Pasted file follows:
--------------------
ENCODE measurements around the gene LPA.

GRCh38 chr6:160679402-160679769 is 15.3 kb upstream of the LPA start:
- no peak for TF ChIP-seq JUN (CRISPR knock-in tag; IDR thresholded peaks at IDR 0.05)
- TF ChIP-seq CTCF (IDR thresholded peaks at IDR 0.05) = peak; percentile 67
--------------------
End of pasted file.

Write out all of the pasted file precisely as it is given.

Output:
ENCODE measurements around the gene LPA.

GRCh38 chr6:160679402-160679769 is 15.3 kb upstream of the LPA start:
- no peak for TF ChIP-seq JUN (CRISPR knock-in tag; IDR thresholded peaks at IDR 0.05)
- TF ChIP-seq CTCF (IDR thresholded peaks at IDR 0.05) = peak; percentile 67